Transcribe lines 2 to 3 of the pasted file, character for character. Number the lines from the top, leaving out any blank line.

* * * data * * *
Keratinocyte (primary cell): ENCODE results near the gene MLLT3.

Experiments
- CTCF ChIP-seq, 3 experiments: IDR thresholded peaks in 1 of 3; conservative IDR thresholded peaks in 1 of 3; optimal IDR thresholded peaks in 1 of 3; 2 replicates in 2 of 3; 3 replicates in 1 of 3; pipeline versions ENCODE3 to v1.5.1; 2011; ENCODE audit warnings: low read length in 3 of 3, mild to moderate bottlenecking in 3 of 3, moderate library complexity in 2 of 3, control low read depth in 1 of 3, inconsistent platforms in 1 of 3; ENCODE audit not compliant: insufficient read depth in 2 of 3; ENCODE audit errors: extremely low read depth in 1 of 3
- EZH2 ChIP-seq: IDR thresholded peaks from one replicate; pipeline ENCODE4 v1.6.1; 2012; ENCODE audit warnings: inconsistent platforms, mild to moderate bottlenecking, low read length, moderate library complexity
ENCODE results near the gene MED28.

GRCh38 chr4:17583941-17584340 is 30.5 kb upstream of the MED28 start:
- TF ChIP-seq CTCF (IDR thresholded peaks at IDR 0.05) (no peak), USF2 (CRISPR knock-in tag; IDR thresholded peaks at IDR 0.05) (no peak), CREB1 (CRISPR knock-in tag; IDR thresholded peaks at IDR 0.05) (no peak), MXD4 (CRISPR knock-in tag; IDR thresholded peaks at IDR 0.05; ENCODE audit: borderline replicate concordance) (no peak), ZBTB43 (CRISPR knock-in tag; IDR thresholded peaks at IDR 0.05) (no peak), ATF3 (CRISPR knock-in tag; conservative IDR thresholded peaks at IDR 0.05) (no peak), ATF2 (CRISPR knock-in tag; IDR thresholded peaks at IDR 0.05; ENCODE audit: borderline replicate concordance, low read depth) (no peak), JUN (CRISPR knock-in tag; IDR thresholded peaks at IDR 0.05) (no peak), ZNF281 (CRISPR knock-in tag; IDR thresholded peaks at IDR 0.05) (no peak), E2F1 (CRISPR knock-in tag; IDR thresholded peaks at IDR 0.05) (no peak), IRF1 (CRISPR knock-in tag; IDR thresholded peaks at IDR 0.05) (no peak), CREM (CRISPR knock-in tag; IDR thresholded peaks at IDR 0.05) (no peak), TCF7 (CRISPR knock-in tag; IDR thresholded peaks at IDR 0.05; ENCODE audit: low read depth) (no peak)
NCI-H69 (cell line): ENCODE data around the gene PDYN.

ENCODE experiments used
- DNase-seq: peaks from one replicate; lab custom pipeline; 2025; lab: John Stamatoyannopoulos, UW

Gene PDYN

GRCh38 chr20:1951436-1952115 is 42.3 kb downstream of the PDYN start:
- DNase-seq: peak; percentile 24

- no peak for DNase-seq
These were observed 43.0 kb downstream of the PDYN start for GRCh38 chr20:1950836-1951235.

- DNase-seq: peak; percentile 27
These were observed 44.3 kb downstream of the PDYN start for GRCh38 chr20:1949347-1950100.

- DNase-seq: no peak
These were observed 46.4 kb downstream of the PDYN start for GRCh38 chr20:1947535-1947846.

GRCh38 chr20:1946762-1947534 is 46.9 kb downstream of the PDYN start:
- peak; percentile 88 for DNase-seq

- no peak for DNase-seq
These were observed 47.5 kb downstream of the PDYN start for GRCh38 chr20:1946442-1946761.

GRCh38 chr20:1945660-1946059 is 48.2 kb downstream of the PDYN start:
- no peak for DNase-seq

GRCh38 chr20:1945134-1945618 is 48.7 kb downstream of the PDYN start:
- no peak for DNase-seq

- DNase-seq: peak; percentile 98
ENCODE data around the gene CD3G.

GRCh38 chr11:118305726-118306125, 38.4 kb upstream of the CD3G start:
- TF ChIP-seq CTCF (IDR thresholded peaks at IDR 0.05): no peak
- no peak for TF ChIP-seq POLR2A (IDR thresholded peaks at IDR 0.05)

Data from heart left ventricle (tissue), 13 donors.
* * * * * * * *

Experiments
- CTCF ChIP-seq, 3 experiments: IDR thresholded peaks in 1 of 3; conservative IDR thresholded peaks in 1 of 3; optimal IDR thresholded peaks in 1 of 3; 2 replicates in 2 of 3; 3 replicates in 1 of 3; pipeline versions ENCODE3 to v1.5.1; 2011; ENCODE audit warnings: low read length in 3 of 3, mild to moderate bottlenecking in 3 of 3, moderate library complexity in 2 of 3, control low read depth in 1 of 3, inconsistent platforms in 1 of 3; ENCODE audit not compliant: insufficient read depth in 2 of 3; ENCODE audit errors: extremely low read depth in 1 of 3